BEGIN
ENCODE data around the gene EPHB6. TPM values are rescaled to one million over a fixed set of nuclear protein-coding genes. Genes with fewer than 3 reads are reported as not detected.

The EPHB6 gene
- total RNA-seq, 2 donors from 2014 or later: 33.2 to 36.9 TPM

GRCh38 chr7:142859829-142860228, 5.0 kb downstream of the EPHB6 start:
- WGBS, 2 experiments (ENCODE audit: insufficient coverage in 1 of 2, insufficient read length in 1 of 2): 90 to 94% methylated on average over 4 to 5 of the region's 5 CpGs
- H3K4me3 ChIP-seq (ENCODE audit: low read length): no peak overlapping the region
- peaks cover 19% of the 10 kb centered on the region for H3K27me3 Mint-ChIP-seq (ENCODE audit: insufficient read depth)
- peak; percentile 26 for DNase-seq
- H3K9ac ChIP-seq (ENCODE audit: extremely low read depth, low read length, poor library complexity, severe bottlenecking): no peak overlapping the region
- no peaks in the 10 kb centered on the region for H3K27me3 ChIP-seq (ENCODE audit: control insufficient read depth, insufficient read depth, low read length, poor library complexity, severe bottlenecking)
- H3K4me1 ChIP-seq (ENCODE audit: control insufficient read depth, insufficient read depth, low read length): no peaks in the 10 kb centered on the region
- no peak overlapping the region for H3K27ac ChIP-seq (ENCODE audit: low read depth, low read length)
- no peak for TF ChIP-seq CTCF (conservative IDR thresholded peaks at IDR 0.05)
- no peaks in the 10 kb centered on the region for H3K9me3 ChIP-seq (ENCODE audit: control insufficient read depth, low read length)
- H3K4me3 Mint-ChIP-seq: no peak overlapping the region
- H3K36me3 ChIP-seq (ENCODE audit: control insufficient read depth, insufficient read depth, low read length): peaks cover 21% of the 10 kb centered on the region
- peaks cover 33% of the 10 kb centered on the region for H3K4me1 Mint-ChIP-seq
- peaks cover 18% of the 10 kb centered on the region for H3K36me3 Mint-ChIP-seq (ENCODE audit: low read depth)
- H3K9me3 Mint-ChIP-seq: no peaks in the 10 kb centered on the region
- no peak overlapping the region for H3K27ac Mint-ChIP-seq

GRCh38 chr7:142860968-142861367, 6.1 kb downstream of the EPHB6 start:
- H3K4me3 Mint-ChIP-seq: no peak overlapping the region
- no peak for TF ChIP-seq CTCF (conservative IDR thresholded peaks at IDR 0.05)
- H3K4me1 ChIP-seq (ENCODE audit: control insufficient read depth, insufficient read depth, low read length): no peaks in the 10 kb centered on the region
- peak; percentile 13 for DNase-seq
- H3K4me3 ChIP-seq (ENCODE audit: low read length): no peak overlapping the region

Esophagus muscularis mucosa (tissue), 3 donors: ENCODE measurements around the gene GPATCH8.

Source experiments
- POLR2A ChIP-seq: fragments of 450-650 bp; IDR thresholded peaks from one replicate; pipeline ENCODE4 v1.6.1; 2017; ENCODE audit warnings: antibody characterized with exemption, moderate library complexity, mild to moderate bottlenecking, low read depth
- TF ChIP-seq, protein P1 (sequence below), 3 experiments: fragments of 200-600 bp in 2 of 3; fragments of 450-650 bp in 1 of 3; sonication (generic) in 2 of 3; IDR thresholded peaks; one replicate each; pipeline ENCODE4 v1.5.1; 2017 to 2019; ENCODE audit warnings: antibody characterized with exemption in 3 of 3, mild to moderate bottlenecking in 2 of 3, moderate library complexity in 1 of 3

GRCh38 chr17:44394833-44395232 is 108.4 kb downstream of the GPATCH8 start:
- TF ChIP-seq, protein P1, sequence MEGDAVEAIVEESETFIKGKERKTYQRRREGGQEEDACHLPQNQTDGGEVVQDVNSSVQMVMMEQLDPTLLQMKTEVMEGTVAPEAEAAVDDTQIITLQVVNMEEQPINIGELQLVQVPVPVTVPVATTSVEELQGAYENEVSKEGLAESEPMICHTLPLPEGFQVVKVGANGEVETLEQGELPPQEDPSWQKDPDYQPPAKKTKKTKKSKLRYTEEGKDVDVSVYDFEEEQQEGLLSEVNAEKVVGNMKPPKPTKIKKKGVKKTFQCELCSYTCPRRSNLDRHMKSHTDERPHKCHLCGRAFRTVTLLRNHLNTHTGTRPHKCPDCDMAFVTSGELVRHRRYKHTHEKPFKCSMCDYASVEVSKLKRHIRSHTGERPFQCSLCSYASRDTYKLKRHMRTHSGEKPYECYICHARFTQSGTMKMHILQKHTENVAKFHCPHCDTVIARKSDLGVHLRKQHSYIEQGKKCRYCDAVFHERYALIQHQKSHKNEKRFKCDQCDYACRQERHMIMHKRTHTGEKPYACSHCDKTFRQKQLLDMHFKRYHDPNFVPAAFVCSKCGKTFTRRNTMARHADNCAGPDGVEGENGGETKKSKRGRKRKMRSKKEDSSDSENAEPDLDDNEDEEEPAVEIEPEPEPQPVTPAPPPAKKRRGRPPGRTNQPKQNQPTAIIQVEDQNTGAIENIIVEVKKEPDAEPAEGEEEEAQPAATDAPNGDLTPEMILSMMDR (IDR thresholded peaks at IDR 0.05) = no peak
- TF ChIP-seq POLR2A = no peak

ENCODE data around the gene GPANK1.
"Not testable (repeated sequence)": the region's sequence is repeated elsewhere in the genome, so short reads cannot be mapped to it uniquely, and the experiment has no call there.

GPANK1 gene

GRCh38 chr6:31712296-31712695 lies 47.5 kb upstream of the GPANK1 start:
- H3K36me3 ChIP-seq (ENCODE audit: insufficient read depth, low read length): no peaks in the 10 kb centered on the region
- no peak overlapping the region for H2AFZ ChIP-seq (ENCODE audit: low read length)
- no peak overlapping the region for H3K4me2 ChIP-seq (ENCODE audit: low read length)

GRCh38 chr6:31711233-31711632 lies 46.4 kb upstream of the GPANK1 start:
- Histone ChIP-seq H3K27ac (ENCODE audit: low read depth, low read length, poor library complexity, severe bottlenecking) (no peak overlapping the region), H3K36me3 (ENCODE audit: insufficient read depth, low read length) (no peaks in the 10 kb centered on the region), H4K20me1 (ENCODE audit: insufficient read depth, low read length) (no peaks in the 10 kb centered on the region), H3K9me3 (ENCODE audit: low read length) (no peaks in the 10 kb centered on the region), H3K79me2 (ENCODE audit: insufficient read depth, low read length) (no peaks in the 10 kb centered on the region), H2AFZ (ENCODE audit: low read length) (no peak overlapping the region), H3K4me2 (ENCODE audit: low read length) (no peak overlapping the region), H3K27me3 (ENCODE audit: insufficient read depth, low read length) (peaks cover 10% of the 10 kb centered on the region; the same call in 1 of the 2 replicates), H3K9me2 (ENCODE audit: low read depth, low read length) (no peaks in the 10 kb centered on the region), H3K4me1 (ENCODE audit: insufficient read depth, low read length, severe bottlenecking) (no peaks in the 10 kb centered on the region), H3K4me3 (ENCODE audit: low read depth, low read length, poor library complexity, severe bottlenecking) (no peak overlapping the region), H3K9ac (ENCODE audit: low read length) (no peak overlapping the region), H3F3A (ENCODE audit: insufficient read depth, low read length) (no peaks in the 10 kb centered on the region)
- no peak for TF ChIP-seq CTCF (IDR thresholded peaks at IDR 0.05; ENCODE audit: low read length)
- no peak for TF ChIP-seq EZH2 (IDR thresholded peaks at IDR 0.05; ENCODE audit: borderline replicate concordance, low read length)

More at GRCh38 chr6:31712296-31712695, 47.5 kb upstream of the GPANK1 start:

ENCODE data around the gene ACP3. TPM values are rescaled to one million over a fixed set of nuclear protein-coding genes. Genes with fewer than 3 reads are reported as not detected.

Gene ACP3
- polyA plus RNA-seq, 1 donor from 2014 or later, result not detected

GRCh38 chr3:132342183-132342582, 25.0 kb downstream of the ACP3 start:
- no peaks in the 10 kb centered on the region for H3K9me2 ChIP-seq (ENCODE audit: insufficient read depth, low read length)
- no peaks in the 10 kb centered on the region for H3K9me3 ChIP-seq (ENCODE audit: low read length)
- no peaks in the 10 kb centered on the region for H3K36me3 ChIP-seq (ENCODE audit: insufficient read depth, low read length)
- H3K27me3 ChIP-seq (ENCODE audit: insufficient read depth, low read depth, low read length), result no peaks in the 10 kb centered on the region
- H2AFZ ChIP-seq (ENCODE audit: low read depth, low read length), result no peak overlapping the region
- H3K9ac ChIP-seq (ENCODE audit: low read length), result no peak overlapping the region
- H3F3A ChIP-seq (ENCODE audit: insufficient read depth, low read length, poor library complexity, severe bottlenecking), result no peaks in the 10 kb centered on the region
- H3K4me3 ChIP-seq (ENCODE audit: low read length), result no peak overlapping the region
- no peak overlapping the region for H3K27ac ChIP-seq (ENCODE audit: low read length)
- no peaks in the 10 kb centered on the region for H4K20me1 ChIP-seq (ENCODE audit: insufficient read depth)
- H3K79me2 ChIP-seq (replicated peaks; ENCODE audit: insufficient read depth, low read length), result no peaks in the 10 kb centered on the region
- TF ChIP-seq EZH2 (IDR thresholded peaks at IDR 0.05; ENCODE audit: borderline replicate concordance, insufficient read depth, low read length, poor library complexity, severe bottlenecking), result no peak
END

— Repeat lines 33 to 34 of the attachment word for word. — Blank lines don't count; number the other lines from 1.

- TF ChIP-seq POLR2A = no peak

ENCODE data around the gene GPANK1.